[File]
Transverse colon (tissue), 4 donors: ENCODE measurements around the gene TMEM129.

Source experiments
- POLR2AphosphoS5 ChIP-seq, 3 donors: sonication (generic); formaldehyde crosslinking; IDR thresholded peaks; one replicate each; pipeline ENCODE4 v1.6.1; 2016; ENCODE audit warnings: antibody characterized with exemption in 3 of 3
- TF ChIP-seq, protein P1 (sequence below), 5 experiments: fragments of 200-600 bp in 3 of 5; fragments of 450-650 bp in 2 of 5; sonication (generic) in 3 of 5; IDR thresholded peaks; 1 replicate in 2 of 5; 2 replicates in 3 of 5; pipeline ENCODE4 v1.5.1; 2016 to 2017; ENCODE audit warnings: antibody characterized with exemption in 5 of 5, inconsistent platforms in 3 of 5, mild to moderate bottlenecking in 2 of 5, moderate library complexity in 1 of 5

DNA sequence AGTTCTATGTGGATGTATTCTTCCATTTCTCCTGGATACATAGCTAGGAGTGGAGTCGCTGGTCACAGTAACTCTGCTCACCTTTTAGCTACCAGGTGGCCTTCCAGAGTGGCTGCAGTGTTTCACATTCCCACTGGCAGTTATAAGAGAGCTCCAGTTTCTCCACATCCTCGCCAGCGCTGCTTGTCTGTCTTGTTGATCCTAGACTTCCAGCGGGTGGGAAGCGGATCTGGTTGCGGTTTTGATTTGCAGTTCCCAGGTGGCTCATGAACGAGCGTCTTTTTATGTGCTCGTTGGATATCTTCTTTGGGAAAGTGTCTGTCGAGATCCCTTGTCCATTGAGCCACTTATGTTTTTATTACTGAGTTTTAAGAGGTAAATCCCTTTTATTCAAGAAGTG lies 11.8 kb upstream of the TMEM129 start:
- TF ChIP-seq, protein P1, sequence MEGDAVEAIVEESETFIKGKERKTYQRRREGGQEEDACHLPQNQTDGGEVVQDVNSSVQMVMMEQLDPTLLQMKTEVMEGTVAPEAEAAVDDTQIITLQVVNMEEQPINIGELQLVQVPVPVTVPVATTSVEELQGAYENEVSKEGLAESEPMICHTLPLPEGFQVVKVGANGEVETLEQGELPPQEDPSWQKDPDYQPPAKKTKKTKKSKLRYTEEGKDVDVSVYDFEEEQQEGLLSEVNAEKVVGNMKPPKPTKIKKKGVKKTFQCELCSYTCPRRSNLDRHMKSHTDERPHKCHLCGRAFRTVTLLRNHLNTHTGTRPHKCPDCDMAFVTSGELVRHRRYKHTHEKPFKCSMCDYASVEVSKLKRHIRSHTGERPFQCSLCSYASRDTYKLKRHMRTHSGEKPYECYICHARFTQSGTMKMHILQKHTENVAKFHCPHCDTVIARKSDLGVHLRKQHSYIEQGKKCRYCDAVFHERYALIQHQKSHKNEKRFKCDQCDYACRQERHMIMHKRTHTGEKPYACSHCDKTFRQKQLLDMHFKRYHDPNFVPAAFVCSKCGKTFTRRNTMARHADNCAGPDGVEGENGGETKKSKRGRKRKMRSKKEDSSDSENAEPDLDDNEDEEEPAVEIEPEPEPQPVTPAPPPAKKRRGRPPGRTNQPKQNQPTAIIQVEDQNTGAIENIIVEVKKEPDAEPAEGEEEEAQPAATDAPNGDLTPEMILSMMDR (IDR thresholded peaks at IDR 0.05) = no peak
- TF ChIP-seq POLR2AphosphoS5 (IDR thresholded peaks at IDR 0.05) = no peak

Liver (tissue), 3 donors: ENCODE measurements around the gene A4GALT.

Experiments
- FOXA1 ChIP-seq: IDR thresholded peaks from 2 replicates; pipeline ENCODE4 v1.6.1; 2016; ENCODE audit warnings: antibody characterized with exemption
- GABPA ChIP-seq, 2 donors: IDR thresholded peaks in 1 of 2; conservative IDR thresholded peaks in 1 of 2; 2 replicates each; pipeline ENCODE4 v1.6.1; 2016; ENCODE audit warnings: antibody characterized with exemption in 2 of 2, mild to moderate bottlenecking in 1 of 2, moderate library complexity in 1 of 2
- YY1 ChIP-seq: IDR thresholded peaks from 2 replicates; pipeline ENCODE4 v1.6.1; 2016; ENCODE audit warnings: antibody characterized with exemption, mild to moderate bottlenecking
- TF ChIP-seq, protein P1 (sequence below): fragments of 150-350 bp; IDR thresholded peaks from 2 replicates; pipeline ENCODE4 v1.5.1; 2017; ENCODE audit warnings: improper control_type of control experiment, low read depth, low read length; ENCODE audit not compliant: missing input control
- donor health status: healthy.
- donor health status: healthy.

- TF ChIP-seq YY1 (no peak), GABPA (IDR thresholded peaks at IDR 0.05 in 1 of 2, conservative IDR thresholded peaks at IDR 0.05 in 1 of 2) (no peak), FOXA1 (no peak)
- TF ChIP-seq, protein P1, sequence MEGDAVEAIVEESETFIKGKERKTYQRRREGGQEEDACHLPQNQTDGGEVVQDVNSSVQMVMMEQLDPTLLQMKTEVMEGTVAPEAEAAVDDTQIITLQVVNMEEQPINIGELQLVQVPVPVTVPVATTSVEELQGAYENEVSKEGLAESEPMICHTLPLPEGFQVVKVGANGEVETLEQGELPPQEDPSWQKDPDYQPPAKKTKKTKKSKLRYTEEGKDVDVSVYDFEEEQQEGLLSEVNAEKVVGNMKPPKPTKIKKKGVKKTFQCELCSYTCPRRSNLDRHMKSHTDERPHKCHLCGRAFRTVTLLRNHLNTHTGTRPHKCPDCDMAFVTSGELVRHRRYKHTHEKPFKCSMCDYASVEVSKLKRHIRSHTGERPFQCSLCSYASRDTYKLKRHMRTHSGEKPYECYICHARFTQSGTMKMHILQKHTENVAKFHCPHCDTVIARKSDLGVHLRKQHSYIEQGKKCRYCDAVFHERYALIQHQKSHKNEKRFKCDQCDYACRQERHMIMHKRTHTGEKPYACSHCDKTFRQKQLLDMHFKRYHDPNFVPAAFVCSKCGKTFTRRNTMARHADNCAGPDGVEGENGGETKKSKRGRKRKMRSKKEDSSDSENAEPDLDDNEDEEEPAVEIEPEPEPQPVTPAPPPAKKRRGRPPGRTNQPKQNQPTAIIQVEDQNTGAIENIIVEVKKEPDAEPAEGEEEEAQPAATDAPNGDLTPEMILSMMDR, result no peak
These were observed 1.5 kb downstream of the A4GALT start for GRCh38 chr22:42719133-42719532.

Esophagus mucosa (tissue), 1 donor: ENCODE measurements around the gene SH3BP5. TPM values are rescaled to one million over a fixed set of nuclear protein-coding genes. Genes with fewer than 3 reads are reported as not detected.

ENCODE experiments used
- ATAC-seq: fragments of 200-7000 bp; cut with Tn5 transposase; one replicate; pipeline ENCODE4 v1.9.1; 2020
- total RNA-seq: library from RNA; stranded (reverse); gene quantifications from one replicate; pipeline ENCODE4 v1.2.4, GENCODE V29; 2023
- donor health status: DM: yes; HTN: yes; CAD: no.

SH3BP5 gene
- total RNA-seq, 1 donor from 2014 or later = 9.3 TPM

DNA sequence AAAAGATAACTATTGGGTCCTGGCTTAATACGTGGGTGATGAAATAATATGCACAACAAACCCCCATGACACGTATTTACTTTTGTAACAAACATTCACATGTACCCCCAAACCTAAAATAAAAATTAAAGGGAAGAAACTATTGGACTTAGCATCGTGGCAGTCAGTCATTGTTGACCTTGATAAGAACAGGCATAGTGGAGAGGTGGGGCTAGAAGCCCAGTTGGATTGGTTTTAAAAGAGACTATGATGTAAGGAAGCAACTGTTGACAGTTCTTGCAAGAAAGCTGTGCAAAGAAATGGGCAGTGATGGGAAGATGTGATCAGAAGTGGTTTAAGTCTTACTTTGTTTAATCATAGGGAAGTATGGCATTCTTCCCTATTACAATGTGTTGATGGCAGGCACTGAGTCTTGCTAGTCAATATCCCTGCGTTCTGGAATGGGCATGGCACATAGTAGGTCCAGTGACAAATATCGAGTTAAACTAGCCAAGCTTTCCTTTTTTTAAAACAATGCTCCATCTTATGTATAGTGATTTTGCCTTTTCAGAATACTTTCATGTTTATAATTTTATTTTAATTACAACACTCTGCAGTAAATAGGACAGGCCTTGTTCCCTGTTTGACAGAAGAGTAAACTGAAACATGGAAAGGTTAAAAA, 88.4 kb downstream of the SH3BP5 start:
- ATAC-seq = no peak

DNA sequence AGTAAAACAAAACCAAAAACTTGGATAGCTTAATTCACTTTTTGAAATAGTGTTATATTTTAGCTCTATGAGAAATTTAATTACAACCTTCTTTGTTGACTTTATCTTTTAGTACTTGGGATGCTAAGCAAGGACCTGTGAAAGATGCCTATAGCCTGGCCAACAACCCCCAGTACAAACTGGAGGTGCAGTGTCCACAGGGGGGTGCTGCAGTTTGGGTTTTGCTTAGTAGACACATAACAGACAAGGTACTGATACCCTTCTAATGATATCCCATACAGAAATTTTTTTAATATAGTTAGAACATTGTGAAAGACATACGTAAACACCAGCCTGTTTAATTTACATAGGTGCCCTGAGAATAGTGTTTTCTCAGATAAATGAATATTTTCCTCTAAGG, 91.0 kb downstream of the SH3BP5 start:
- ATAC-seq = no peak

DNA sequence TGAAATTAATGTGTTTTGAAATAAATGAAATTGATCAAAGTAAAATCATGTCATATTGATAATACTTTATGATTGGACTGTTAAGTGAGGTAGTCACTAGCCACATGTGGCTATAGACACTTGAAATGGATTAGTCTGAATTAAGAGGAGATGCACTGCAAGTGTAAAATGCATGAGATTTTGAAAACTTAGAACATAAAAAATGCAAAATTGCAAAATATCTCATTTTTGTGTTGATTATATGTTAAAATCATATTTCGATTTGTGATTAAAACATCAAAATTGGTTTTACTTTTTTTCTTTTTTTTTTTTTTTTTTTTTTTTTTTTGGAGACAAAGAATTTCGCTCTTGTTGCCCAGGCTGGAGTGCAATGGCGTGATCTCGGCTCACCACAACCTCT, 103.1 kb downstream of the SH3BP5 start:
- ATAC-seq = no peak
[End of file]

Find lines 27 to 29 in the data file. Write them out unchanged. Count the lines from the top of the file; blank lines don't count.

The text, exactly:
- ATAC-seq = no peak

DNA sequence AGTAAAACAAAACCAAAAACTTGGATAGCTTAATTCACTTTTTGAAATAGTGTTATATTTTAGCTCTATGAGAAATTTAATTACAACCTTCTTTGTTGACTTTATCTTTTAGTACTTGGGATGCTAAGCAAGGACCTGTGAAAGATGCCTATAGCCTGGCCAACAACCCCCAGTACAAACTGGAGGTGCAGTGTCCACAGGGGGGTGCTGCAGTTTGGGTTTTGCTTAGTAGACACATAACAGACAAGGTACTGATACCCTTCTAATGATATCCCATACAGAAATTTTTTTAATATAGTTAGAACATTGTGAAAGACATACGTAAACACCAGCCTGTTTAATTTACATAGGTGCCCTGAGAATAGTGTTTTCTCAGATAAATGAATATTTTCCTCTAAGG, 91.0 kb downstream of the SH3BP5 start:
- ATAC-seq = no peak